Pulp mill waste hits the road instead of the landfill
Waste materials from the pulp and paper industry have long been seen as possible fillers for building products like cement, but for years these materials have ended up in the landfill. Now, researchers at UBC Okanagan are developing guidelines to use this waste for road construction in an environmentally friendly manner.
The researchers were particularly interested in wood-based pulp mill fly ash (PFA), which is a non-hazardous commercial waste product. The North American pulp and paper industry generates more than one million tons of ash annually by burning wood in power boiler units for energy production. When sent to a landfill, the producer shoulders the cost of about $25 to $50 per ton, so mills are looking for alternative usages of these by-products.
“Anytime we can redirect waste to a sustainable alternative, we are heading in the right direction,” says Dr. Sumi Siddiqua, associate professor at UBC Okanagan’s School of Engineering. Dr. Siddiqua leads the Advanced Geomaterials Testing Lab, where researchers uncover different reuse options for industry byproducts.
This new research co-published with Postdoctoral Research Fellow Dr. Chinchu Cherian investigated using untreated PFA as an economically sustainable low-carbon binder for road construction.
“The porous nature of PFA acts like a gateway for the adhesiveness of the other materials in the cement that enables the overall structure to be stronger and more resilient than materials not made with PFA,” says Dr. Cherian. “Through our material characterization and toxicology analysis, we found further environmental and societal benefits that producing this new material was more energy efficient and produced low-carbon emissions.”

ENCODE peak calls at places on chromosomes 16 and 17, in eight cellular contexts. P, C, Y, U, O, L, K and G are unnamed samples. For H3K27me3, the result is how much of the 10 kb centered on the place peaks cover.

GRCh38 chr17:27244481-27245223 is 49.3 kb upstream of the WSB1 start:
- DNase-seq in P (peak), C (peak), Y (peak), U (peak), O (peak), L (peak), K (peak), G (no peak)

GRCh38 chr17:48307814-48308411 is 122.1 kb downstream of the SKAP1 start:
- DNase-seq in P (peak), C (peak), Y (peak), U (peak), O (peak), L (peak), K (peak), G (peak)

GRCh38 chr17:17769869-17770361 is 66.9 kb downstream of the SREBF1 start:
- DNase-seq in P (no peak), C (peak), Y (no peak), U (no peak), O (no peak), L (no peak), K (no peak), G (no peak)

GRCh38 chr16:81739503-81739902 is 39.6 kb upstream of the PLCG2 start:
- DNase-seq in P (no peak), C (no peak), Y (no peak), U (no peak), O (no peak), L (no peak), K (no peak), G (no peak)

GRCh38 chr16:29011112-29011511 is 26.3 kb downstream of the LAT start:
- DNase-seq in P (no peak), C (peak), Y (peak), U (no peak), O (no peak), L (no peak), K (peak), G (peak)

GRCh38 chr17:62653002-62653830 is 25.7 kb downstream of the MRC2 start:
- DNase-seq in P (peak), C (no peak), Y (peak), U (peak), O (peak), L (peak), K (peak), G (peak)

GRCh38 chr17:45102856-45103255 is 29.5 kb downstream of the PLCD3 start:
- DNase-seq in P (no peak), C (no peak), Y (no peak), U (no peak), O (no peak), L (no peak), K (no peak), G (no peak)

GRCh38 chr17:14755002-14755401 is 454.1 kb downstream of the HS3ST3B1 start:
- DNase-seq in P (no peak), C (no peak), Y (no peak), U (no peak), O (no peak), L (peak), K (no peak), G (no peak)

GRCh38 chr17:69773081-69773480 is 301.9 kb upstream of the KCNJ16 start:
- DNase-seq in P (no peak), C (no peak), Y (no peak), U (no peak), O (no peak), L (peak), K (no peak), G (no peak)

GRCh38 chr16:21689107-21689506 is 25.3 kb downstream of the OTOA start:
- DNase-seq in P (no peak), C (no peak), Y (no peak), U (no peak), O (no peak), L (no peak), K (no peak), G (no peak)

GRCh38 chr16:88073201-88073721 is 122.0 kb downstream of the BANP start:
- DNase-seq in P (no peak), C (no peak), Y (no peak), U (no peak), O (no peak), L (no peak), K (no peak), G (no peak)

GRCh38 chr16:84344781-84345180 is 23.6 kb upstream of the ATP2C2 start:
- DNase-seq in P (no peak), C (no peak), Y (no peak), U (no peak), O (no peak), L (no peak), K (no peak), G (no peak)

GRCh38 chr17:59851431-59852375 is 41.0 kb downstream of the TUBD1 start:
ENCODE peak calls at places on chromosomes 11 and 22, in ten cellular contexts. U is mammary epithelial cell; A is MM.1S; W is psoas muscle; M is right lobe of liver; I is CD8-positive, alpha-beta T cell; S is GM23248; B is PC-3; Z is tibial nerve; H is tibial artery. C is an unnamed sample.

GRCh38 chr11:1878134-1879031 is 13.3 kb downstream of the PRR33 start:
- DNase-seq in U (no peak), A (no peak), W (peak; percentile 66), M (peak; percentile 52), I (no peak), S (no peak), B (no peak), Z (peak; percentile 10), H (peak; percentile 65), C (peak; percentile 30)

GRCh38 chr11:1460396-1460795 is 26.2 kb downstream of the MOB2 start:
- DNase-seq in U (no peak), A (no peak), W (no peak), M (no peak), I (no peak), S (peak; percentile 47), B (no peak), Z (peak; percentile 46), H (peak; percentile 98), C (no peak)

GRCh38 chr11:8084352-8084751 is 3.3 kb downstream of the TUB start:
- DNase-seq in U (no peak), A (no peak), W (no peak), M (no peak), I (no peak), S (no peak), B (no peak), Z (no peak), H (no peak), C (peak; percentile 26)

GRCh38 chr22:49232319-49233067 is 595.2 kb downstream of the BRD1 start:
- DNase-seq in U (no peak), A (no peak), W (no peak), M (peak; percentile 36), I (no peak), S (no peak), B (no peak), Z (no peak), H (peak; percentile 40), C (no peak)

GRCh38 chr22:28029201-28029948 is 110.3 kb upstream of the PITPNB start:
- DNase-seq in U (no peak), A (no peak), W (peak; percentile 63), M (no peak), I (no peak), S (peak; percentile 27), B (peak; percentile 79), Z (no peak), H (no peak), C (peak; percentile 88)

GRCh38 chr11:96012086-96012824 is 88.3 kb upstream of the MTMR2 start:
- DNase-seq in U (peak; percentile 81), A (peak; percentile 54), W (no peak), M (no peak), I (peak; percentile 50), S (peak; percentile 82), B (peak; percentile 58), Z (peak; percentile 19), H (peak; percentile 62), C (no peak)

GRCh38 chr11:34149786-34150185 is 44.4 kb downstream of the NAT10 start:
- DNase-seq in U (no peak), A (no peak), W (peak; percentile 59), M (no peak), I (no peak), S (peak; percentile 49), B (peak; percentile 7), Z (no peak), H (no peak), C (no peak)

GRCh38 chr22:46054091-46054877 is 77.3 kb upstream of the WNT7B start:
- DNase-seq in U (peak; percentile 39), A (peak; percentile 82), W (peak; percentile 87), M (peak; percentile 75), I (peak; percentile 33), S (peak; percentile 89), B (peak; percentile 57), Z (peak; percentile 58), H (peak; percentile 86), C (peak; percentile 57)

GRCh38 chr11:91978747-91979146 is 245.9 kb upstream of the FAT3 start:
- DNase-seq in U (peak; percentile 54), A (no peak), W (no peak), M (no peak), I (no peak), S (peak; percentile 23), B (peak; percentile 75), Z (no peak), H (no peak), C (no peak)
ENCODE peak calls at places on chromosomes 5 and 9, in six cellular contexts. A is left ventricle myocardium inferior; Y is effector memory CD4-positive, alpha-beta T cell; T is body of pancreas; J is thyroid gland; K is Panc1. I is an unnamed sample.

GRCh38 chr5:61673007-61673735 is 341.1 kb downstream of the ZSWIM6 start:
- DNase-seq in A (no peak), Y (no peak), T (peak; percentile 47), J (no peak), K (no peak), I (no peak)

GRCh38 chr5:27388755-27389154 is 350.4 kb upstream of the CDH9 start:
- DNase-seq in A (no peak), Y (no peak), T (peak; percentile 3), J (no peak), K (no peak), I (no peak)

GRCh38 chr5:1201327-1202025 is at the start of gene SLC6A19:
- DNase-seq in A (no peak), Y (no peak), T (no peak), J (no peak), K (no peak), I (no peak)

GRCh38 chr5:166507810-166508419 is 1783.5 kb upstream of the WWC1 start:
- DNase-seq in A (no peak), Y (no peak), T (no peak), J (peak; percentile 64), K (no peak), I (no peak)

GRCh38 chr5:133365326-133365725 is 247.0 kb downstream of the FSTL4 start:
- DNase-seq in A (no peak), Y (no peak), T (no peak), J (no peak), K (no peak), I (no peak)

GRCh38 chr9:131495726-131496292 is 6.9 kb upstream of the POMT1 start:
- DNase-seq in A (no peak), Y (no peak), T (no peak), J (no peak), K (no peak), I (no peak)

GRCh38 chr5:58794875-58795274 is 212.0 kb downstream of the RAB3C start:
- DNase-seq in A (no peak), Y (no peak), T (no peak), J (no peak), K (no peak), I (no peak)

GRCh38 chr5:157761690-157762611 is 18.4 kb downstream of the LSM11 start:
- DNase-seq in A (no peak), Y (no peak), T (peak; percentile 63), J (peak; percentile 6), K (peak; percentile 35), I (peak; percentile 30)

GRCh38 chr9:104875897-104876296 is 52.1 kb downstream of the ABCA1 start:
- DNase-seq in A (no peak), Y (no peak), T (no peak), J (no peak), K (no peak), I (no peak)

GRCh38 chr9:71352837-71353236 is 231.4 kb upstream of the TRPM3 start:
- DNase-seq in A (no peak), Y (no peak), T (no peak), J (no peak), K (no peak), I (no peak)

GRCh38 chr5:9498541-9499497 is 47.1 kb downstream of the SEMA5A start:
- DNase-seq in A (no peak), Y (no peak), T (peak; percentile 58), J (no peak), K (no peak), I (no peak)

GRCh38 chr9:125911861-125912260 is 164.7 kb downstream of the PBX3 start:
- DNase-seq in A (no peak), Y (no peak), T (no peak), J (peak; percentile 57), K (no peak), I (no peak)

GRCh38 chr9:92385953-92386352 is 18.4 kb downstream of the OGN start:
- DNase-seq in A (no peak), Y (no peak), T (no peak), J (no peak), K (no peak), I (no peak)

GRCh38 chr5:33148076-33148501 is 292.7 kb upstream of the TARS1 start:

But Dr. Siddiqua notes the construction industry is concerned that toxins used in pulp and paper mills may leach out of the reused material.
“Our findings indicate because the cementation bonds developed through the use of the untreated PFA are so strong, little to no release of chemicals is apparent. Therefore, it can be considered as a safe raw material for environmental applications.”
While Dr. Cherian explains that further research is required to establish guidelines for PFA modifications to ensure its consistency, she is confident their research is on the right track.
“Overall, our research affirms the use of recycled wood ash from pulp mills for construction activities such as making sustainable roads and cost-neutral buildings can derive enormous environmental and economic benefits,” she says. “And not just benefits for the industry, but to society as a whole by reducing waste going to landfills and reducing our ecological footprints.”
In the meantime, while cement producers can start incorporating PFA into their products, Dr. Cherian says they should be continually testing and evaluating the PFA properties to ensure overall quality.
The research was published in the Journal of Cleaner Production with support from the Bio-Alliance Initiative — an organization representing BC pulp and paper mills — and Mitacs.